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Elkem’s recent contribution to the development and innovation of foundry products

Leander Michels is one of Elkem’s Research Scientists in Kristiansand. Before moving to Norway to pursue a PhD in Physics, Leander worked as a high school teacher in Brazil, where he was born. After a few years as a post-doc, he was hired by the Elkem Foundry Innovation team to support the internal knowledge and to increase Elkem advantage in the knowledge gap against competitors.

Mobility & Transportation 01.03.2024

This week, we sat down with Leander to discuss his recent publication “Elucidating the chemical interactions and turbostratic structures in spheroidal graphite cast irons” in one of the most prestigious journals, Carbon. If you have the academic background to understand the science, I highly recommend you read the article. But if you, like me, had a hard time with the title, I suggest you keep reading to learn more about the important implications of this work.

Cast iron is an alloy containing iron, silicon, and carbon used in many sectors, such as wind energy, engineering, and automotive industries. Many of Elkem's foundry products, particularly the inoculants and preconditioners, are designed to promote the formation (nucleation) of graphite crystals in cast iron. In fact, inoculants are vital for avoiding metallurgical defects in cast iron caused by insufficient nucleation. In simple terms: the more graphite formation Elkem’s products can prompt, the better.

The nature of this graphite formation is still puzzling, and several explanations are circulating. However, it is mostly accepted that Elkem’s products specifically promote the formation of micro-inclusions, which act as a starting point (nucleation site) for the graphite to form. This is supported by recent advances in electron microscopes. Yet, the question remains: Why does graphite ‘like’ some of these micro-inclusions? There have been many attempts to answer this phenomenon.

A large European customer of Elkem prompted the work to answer this question. A manager studying the mechanism of how one of Elkem’s products worked in his foundry production process had conducted several trials and evaluated the results for years without success. As a result, Elkem was contacted, and Leander sat down with the customer to see how they could address the issue together. However, after starting the work and discussing the results, the ambition grew. It evolved from explaining a simple mechanism to exploring an entirely different view of how the nucleation of graphite works.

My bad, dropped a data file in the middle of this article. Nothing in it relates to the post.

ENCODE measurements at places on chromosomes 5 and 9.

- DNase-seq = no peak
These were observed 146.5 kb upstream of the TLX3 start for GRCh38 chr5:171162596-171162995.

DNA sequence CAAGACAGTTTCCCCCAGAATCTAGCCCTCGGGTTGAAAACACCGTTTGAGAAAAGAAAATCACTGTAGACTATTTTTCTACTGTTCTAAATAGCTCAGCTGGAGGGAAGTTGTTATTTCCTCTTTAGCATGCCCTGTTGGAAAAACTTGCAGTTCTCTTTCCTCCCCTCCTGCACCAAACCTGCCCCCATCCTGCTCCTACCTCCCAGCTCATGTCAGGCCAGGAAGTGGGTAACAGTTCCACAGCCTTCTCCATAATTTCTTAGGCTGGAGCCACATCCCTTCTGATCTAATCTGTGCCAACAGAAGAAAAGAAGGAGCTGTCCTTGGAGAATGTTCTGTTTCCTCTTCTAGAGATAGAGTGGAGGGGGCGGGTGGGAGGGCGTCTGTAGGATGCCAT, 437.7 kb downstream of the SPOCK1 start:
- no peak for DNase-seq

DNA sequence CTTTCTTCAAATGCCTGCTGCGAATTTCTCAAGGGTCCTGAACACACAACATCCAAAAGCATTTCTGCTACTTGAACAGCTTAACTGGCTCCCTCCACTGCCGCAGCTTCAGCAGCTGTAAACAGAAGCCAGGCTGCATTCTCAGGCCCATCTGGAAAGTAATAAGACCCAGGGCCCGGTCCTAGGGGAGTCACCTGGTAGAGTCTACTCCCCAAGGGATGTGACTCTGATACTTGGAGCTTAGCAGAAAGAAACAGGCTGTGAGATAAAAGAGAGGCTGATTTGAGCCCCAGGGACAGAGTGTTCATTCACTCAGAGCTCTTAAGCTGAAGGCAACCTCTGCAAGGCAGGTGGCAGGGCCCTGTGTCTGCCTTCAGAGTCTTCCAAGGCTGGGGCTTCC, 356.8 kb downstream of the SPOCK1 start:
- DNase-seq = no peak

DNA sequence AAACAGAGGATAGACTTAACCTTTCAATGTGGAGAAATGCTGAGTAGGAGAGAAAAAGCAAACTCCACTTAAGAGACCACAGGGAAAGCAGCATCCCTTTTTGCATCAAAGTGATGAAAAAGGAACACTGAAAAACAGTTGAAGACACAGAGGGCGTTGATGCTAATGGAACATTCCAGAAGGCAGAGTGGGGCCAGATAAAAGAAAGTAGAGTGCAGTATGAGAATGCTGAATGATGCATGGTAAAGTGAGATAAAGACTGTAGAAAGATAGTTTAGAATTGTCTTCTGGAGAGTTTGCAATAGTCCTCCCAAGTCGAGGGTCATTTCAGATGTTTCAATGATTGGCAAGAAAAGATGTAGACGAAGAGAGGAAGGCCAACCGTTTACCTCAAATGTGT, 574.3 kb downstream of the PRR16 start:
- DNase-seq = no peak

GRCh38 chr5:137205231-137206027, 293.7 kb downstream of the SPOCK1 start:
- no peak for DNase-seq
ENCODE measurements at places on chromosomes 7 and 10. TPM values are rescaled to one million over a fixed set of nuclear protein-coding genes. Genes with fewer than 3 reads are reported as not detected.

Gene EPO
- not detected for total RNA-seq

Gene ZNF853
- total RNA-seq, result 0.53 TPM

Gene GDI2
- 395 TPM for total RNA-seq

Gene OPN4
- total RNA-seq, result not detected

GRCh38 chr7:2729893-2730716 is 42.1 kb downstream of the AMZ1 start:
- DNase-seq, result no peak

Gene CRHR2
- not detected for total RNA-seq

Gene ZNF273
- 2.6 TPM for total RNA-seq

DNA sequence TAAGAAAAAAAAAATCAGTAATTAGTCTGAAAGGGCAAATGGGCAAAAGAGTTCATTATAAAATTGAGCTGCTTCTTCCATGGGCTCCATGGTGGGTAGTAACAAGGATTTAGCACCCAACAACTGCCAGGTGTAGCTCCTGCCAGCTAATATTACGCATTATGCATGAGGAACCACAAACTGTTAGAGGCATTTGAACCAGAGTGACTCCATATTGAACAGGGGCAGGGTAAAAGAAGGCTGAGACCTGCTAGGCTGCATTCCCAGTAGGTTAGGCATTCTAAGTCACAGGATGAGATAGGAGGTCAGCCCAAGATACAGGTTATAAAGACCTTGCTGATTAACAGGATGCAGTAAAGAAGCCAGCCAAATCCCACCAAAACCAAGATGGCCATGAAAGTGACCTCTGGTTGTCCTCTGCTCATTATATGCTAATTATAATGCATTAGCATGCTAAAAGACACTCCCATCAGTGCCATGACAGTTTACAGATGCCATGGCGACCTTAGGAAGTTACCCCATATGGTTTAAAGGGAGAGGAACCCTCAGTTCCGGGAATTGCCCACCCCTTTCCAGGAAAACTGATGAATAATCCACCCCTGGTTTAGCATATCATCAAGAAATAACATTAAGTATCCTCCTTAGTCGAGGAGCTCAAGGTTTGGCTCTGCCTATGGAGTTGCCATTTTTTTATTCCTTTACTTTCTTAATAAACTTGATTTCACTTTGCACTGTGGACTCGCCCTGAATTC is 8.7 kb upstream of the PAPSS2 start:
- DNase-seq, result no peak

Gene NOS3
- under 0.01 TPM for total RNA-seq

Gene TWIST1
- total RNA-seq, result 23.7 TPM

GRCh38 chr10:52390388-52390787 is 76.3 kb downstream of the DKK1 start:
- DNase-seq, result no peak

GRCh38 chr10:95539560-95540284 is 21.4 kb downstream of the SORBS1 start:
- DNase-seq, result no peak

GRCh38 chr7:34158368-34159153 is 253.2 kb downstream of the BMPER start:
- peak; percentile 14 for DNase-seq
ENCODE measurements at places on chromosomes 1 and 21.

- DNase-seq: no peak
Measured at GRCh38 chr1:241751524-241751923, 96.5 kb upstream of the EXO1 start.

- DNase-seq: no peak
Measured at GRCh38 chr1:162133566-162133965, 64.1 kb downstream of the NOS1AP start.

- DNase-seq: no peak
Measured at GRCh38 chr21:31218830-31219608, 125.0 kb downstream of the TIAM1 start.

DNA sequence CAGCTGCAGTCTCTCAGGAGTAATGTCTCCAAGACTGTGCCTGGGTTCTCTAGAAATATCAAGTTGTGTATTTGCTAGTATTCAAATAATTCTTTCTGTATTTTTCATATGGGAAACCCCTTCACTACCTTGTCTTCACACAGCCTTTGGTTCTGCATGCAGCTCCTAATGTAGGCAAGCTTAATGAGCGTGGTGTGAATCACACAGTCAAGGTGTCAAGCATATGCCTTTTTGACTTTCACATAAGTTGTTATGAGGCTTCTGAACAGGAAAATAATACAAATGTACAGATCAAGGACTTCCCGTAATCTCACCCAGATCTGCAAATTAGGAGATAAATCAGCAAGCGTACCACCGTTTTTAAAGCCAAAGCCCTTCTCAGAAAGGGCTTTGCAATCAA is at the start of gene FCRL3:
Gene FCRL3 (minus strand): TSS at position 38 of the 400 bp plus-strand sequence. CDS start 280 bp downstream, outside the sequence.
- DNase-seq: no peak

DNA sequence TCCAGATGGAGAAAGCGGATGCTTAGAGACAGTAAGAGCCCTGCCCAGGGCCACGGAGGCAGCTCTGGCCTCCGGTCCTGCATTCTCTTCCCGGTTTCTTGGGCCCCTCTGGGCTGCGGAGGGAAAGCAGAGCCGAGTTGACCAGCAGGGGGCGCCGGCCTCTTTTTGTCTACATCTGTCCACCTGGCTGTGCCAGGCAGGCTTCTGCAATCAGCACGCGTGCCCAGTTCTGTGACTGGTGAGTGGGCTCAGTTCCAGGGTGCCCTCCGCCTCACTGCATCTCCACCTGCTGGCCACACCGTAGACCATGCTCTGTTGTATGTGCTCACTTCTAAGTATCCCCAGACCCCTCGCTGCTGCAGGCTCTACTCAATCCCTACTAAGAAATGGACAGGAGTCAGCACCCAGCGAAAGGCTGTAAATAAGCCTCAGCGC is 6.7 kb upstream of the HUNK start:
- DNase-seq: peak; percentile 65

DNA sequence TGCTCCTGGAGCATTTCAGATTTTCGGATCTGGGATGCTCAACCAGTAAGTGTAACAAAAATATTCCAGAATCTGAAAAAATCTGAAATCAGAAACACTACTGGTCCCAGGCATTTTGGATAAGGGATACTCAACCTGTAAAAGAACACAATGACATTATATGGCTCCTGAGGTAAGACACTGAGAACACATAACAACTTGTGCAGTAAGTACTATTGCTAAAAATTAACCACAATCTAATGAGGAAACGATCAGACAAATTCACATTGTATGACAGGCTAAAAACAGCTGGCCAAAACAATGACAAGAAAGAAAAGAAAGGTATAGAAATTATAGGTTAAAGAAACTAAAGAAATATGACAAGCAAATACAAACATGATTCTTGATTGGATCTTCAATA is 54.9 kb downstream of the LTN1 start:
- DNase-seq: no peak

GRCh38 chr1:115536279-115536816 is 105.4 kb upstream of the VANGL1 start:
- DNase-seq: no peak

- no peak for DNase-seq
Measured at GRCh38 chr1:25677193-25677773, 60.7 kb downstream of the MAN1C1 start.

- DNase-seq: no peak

The study
In the article, Leander and the co-authors, the polish researchers Dr. Bogdan Cygan, Prof. Miroslawa Pawlyta and Prof. Jan Jezierski from Silesian University of Technology in Poland, the fellow Elkem scientist Adam Götz and Prof. Jaakko Akola from Norwegian University Science and Technology (NTNU), studied the graphite formation on a nitride micro-inclusion. These (Al, Mg, Si)-nitrides, Mg-sulfides and Mg-oxides, and others have historically been found inside graphite nodules; but as mentioned, foundrymen and scientists struggle to explain why they act as nucleation sites. In materials science and metallurgy, the explanation was typically based on previous work from Bramfitt (1973) and Turnbull & Vonnegut (1952).

“You can think of this as a lego model,” Leander explains when asked to describe the theory in layman's terms. “The models say that the nucleation sites [such as (AI, Mg, Si)-nitrides] are ‘good’ if they are from the same type of lego as graphite (crystallographic match)” he describes further. “Lego from the same brand can easily be attached. Also, if the nucleation site has a different brand from the graphite, they can still attach, but you will need to use brute force (higher undercooling)” Leander says.

To understand the authors’ key theory supporting their findings, Leander explains: “These models work well for solidification of metals, but carbon is not a metal”. In other words, carbon and graphite do not need to behave in the way metals do. “People haven’t considered that carbon likes to form chemical connections, and when you apply chemistry to this, it becomes an entirely different universe,” Leander says, pointing to their findings.

“We showed that the chemical bonding [not the ‘lego theory’ patterns] is the main form of attachment,” Leander shares. The sites of the nitride with Al and Si on the surface are the locations where the chemical bonding occurs, as seen in the figure below. In the article, the authors also provide a comprehensive description of how graphite grows in the cast iron alloys.

Graphite structure model

Practical implications
These findings are directly related to Elkem’s foundry business, specifically considering the optimization and innovation of new products. For example, in finding replacements for critical materials, these findings will significantly contribute to the work of identifying and evaluating potential substitutes.

Moreover, this work is not just important for Elkem’s organization. As previously stated, this work was carried out in close collaboration with a customer. Customers may not have the capacity to delve into such matters. As such, research from partners like Elkem is extremely valuable to increase our customers' understanding while lending scientific credibility and generating significant interest in Elkem’s brand.

From Elkem, this work had the scientific support of Cathrine Hartung, Emmanuelle Ott from the Foundry Innovation, and Alberto Giacomoni from the Foundry Technical Customer Service.

The article can be downloaded as an open access due to an agreement with the Norwegian University of Science and Technology (NTNU), where Leander Michels is an affiliated researcher: ScienceDirect